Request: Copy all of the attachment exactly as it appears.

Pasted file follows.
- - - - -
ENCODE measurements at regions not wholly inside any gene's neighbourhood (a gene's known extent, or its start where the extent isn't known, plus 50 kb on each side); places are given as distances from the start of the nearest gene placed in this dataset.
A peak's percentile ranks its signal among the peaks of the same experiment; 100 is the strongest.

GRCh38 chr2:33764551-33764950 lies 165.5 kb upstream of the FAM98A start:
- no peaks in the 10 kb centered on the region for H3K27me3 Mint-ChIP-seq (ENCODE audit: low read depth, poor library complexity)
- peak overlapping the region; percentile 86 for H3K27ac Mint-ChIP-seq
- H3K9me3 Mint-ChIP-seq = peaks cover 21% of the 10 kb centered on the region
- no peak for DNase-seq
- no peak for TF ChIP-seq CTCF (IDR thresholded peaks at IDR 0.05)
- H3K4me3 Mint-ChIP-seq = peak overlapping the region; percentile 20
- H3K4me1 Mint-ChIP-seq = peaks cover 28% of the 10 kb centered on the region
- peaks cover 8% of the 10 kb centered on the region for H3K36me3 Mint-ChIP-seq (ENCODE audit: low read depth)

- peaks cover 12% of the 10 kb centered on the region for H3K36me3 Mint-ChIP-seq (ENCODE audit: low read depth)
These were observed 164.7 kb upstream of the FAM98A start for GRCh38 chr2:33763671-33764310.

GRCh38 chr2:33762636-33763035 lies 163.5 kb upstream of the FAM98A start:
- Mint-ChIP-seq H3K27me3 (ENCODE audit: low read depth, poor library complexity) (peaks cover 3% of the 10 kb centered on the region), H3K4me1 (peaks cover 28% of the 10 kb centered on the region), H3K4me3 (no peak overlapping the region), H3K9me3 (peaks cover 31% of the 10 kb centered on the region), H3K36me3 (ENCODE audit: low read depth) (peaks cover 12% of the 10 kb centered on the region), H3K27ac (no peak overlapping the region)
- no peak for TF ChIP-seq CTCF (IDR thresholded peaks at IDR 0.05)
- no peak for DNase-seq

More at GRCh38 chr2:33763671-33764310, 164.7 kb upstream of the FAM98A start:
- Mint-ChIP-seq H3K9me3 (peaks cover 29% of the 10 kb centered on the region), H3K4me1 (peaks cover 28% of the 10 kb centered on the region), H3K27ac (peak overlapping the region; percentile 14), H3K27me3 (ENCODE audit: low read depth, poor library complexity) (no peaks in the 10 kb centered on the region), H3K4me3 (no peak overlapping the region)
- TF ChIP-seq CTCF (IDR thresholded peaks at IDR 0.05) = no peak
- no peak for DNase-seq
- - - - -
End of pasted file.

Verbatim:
ENCODE measurements at regions not wholly inside any gene's neighbourhood (a gene's known extent, or its start where the extent isn't known, plus 50 kb on each side); places are given as distances from the start of the nearest gene placed in this dataset.
A peak's percentile ranks its signal among the peaks of the same experiment; 100 is the strongest.

GRCh38 chr2:33764551-33764950 lies 165.5 kb upstream of the FAM98A start:
- no peaks in the 10 kb centered on the region for H3K27me3 Mint-ChIP-seq (ENCODE audit: low read depth, poor library complexity)
- peak overlapping the region; percentile 86 for H3K27ac Mint-ChIP-seq
- H3K9me3 Mint-ChIP-seq = peaks cover 21% of the 10 kb centered on the region
- no peak for DNase-seq
- no peak for TF ChIP-seq CTCF (IDR thresholded peaks at IDR 0.05)
- H3K4me3 Mint-ChIP-seq = peak overlapping the region; percentile 20
- H3K4me1 Mint-ChIP-seq = peaks cover 28% of the 10 kb centered on the region
- peaks cover 8% of the 10 kb centered on the region for H3K36me3 Mint-ChIP-seq (ENCODE audit: low read depth)

- peaks cover 12% of the 10 kb centered on the region for H3K36me3 Mint-ChIP-seq (ENCODE audit: low read depth)
These were observed 164.7 kb upstream of the FAM98A start for GRCh38 chr2:33763671-33764310.

GRCh38 chr2:33762636-33763035 lies 163.5 kb upstream of the FAM98A start:
- Mint-ChIP-seq H3K27me3 (ENCODE audit: low read depth, poor library complexity) (peaks cover 3% of the 10 kb centered on the region), H3K4me1 (peaks cover 28% of the 10 kb centered on the region), H3K4me3 (no peak overlapping the region), H3K9me3 (peaks cover 31% of the 10 kb centered on the region), H3K36me3 (ENCODE audit: low read depth) (peaks cover 12% of the 10 kb centered on the region), H3K27ac (no peak overlapping the region)
- no peak for TF ChIP-seq CTCF (IDR thresholded peaks at IDR 0.05)
- no peak for DNase-seq

More at GRCh38 chr2:33763671-33764310, 164.7 kb upstream of the FAM98A start:
- Mint-ChIP-seq H3K9me3 (peaks cover 29% of the 10 kb centered on the region), H3K4me1 (peaks cover 28% of the 10 kb centered on the region), H3K27ac (peak overlapping the region; percentile 14), H3K27me3 (ENCODE audit: low read depth, poor library complexity) (no peaks in the 10 kb centered on the region), H3K4me3 (no peak overlapping the region)
- TF ChIP-seq CTCF (IDR thresholded peaks at IDR 0.05) = no peak
- no peak for DNase-seq